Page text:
Abolition of Bridge Tolls
The date has been agreed with both FETA and the Tay Bridge authority who are putting plans in place for safe commencement and additional measures to minimise any disruption to road users.
Transport Minister Stewart Stevenson said:
"We said when we came into power that we would bring an end to tolls on the Forth and Tay bridges, and less than nine months into Government, that is exactly what we have done.
"Today marks the end of years of injustice for the people of Fife, Tayside and the Lothians, and I am delighted that in just a few days time travellers across the bridges will no longer have to pay tolls.
"There will now be equality on all bridges in Scotland and I am sure this announcement will be welcomed by people across the country."
The Forth Estuary Transport Authority and Tay Road Bridge Joint Board remain responsible for managing the bridges. Both will put in place measures to implement the abolition of tolls, and to ensure that traffic continues to flow smoothly and safely.
FETA Convener Tony Martin said:
"FETA welcomes the abolition of tolls on grounds of fairness. Confirmation of the date means we can now press ahead with the practical arrangements. Our preparations are well in hand and we're eager to move into this new era.
"Looking to the future I'm excited about the prospects for the Forth Road Bridge. There are challenges, but there's no doubt we have a first-class team looking after the bridge whose dedication is second to none."
Dundee's Lord Provost John Letford, who also chairs the Tay Road Bridge Joint Board said:
"The joint board has consistently argued for the abolition of the tolls as people in Dundee and Fife were being unfairly penalised. The decision to scrap the tolls is widely welcomed by the travelling public and our local business community.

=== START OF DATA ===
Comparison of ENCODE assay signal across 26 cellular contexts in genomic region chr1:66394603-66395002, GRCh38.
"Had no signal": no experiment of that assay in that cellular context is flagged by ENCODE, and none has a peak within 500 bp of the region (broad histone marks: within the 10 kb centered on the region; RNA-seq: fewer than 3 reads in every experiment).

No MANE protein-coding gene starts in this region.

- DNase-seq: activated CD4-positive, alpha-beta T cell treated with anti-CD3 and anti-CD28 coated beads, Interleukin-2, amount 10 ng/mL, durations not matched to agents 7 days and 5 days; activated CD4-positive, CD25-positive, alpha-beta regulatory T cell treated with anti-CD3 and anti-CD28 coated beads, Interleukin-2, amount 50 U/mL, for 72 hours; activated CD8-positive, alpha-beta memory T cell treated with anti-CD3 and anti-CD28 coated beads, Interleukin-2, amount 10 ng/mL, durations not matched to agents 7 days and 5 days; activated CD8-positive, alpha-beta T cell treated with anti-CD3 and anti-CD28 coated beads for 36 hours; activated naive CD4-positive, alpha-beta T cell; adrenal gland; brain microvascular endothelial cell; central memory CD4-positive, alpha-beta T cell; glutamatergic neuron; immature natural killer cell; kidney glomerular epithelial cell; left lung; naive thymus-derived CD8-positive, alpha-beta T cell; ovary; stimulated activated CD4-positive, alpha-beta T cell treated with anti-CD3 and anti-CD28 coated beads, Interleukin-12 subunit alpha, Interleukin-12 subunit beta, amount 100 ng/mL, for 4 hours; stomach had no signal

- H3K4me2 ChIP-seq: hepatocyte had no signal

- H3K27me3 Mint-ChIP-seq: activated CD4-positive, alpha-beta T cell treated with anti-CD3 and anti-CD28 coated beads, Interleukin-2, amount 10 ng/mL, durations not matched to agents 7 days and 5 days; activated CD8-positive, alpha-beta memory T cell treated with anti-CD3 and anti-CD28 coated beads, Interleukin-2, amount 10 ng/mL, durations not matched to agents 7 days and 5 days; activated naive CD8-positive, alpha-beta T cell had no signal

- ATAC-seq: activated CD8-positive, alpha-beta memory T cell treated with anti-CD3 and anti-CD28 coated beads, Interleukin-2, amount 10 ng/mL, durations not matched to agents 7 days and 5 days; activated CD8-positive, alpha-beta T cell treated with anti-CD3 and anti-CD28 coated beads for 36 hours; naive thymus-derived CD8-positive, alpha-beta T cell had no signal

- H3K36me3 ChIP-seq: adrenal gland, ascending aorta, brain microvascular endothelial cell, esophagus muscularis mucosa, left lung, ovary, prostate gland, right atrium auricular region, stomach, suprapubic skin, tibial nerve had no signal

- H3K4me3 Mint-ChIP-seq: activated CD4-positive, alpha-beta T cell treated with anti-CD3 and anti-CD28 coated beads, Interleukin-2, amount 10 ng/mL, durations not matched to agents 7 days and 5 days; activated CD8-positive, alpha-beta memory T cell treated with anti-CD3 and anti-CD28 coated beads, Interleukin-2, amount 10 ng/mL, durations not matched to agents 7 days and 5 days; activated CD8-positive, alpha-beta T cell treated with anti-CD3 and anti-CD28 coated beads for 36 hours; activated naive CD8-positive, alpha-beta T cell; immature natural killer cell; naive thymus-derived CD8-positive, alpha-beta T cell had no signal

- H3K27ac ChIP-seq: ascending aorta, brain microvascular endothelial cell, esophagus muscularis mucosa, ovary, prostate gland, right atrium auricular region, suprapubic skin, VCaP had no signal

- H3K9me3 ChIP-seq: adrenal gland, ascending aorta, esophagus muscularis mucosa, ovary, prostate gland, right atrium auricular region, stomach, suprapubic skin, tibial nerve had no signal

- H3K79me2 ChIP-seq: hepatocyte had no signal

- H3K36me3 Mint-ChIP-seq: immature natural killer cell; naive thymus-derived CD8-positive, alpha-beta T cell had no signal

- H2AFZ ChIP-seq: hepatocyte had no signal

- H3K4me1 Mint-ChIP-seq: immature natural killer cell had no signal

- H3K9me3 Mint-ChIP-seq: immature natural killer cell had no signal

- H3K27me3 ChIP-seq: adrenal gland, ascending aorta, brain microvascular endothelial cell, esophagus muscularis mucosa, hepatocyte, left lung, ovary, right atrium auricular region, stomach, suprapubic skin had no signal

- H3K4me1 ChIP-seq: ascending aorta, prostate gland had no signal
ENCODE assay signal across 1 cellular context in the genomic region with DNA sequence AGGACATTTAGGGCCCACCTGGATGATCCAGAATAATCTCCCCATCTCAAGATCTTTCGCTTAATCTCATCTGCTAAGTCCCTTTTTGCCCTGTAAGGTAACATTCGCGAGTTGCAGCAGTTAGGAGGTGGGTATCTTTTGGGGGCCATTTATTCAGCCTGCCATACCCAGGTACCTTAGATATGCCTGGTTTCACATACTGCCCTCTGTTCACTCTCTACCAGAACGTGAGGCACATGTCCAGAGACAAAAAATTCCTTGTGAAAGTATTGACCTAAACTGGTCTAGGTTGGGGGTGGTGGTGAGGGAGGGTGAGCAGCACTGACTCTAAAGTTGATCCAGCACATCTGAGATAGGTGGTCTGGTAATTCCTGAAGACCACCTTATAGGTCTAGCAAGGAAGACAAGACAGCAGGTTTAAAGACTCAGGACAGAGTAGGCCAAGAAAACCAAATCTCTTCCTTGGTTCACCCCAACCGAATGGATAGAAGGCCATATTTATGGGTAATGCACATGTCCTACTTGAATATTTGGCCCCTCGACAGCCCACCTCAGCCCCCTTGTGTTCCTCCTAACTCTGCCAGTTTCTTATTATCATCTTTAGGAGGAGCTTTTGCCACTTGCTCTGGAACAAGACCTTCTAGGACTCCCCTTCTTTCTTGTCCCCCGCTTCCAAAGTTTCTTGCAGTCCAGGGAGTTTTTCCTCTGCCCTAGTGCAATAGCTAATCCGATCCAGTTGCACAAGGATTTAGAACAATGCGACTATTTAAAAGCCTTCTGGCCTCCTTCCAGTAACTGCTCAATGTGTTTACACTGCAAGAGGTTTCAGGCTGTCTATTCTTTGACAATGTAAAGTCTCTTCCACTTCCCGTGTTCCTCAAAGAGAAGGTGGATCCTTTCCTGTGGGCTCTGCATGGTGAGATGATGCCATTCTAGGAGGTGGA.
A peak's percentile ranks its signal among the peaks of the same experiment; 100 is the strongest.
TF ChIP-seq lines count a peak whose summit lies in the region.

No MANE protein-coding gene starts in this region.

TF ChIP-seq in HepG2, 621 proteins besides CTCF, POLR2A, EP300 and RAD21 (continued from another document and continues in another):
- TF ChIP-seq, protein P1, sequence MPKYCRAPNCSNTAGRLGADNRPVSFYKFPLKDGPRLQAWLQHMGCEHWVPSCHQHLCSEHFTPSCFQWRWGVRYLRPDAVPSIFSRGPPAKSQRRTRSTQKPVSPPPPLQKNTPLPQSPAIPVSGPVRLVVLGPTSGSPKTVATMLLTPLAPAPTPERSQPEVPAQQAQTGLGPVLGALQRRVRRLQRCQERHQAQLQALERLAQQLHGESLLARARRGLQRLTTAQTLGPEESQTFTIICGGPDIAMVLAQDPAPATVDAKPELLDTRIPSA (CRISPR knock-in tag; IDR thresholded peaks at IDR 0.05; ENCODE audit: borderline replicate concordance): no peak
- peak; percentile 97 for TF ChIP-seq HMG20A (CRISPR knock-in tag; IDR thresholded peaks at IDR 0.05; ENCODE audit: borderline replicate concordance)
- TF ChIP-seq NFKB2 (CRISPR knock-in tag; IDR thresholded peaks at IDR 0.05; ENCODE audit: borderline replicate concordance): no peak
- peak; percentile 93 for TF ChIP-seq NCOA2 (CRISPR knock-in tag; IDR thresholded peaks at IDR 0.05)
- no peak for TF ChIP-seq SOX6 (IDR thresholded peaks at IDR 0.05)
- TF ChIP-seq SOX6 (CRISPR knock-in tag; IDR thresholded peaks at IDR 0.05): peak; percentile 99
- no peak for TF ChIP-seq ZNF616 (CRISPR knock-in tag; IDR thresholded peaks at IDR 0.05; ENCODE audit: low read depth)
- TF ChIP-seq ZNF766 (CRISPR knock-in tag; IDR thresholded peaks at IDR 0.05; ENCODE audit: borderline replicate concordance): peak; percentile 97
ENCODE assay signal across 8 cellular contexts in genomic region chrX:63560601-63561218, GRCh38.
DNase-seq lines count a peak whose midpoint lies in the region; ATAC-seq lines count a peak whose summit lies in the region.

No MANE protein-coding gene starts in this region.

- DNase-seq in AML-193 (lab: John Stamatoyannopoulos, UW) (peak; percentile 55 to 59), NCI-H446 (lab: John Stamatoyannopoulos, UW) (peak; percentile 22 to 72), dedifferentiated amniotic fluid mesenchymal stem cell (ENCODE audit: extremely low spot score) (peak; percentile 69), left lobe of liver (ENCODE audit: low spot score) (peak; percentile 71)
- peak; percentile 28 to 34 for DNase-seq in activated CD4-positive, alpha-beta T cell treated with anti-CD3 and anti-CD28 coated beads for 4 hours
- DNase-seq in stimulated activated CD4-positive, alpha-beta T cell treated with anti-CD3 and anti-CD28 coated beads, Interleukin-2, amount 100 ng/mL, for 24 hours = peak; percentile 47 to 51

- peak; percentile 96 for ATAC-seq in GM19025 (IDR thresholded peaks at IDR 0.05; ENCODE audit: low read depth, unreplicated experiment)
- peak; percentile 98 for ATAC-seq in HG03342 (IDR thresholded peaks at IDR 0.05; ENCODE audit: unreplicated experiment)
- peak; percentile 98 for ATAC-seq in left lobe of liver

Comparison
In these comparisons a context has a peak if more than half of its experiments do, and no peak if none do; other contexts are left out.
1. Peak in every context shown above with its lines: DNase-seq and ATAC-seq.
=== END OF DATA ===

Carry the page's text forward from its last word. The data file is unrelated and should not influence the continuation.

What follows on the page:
"Removing the tolls will also bring benefits in reducing congestion and pollution in Dundee as bridge traffic will no longer have to queue at the toll booths during the evening rush hour."
The Abolition of Bridge Tolls (Scotland) Act 2008 is the first primary legislation of the new Government. It was passed overwhelmingly by the Scottish Parliament on December 20, 2007.
The Act achieves three main objectives: it removes the ability to charge and collect tolls on the Forth and Tay road bridges; it removes a legislative deadline for the Tay Board to repay all its debts by 2016; and it repeals obsolete legislation relating to the Erskine Bridge.
It is standard practice for there to be a two month period between Royal Assent and an Act coming into force. However, Scottish Ministers have put in place an accelerated process to fast track abolishing tolls.
The Forth Estuary Transport Authority and the Tay Road Bridge Joint Board remain responsible for the management and operation of the bridges. Funding for day to day running costs and long term capital works will be provided by direct grants from the Scottish Government.
The Scottish Government has also provided a one-off grant of £14.8 million to allow the Tay Road Bridge Joint Board to repay all of its outstanding loans at January 31, 2008.
Crown copyright material is reproduced with the permission of the Queen's Printer for Scotland.